The Red-Eyed tree frog (classified by scientists as Agalychnis callidryas) is very distinctive, with its bulging red eyes, bright green color, and blue/yellow stripes down its sides. Their toes are orange with large toe pads to help them climb trees. Depending on the situation, this frog can change color to a dark green or even brownish-olive! Males are smaller than females: males average 2 inches while females can be up to 3 inches in length. The unique red eyes actually help protect this frog: if it opens its eyes quickly, the bright color might scare away an enemy!
Red-Eyed frogs live in semi-tropical rainforests, usually in South America or Central America. They are active at night, looking for the crickets, moths, grasshoppers and small frogs that they eat. During the day they sleep or rest in trees and under large leaves. This frog is a wonderful jumper, using its strong legs to escape enemies such as owls, large snakes, or bats.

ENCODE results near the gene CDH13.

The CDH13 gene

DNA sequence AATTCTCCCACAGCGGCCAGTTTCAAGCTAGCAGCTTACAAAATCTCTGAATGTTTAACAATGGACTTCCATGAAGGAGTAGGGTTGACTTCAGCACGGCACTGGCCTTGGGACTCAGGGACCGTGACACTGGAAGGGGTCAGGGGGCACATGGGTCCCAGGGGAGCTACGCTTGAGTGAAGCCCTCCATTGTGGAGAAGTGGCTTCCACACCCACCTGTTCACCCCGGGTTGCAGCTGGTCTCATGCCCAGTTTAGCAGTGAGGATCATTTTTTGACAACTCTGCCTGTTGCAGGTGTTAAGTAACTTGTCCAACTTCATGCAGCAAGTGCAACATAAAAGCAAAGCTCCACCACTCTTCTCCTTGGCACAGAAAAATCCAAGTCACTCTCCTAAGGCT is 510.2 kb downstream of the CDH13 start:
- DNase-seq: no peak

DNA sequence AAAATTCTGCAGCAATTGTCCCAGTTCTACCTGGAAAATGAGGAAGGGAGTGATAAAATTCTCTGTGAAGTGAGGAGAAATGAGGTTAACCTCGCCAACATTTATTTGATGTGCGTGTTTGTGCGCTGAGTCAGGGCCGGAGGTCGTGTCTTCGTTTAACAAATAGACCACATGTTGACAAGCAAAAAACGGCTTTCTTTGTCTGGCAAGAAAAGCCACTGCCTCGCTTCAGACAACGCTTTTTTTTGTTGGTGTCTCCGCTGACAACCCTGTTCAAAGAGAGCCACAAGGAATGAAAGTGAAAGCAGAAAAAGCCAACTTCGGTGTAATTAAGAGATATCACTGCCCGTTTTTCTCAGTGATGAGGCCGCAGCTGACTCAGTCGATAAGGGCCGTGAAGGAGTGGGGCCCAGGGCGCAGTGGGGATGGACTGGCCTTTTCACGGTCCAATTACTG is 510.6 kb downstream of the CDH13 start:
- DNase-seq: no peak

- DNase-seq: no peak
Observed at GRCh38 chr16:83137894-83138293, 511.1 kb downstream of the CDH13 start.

Red-Eyes breed in from October to March--the warm months in the rainforests of South America. To attract females, male Red-Eyes will make a distinctive croaking sound. After the rains, females mate and then go to pools of standing water to lay between 30 to 50 eggs. These eggs are positioned under leaves or other plant life in the water. In 5 days, the tadpoles will move from the leaves into the water. It takes another 80 days before they are ready to come out of the water as adult frogs.